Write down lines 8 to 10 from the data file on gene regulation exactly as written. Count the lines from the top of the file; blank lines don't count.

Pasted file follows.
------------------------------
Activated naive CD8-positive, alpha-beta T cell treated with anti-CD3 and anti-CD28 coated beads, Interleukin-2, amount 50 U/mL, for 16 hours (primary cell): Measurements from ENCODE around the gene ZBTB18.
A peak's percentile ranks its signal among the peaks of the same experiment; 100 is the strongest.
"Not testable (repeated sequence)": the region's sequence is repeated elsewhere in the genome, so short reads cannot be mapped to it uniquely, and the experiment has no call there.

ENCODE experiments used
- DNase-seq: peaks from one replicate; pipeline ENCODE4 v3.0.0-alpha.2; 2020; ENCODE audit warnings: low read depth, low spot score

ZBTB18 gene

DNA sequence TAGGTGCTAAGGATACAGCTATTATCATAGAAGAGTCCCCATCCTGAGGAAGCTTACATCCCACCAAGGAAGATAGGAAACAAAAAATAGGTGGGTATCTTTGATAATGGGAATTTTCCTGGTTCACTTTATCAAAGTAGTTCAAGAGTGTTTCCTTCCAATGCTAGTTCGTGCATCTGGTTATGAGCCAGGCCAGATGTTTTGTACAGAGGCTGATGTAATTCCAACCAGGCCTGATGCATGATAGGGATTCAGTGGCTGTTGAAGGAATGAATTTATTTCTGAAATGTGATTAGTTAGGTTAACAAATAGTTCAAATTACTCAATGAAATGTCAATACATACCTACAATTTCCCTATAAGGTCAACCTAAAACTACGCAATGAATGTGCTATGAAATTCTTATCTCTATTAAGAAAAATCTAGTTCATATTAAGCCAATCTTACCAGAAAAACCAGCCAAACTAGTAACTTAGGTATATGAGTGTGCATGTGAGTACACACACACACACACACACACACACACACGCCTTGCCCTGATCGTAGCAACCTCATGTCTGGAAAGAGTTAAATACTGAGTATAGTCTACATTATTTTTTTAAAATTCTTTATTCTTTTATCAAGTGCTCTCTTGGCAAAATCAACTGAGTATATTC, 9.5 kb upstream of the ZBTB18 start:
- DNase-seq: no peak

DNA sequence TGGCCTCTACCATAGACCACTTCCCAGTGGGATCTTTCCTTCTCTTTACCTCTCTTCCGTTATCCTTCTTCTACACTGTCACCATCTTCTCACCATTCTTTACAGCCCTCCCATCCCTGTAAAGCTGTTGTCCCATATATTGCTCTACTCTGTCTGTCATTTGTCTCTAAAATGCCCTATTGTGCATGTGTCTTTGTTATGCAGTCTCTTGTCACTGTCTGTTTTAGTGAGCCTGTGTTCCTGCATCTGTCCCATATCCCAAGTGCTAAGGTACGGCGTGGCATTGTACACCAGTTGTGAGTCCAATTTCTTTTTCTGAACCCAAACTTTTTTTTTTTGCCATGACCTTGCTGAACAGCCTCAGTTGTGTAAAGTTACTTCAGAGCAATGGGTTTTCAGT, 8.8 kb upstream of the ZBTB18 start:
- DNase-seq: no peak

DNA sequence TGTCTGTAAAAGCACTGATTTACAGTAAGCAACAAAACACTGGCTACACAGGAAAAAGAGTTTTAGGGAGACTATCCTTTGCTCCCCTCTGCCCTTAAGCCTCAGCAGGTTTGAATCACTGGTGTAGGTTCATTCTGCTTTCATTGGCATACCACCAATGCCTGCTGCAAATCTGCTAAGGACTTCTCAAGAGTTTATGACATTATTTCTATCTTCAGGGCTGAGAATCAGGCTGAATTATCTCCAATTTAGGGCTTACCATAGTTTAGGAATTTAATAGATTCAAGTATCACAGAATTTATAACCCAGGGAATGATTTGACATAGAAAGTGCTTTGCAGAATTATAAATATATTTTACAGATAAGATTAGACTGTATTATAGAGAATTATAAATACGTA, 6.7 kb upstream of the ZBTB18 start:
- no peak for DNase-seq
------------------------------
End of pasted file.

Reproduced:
- DNase-seq: no peak

DNA sequence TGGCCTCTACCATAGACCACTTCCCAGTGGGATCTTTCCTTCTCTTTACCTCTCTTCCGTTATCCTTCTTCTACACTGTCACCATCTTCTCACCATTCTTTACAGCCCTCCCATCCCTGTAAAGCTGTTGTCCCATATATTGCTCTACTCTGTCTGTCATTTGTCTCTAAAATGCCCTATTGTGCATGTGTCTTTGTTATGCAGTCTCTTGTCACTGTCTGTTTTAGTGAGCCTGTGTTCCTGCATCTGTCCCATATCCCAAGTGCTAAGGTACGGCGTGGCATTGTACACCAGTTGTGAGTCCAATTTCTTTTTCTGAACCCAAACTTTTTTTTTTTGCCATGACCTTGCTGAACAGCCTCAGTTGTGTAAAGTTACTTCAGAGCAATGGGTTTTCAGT, 8.8 kb upstream of the ZBTB18 start:
- DNase-seq: no peak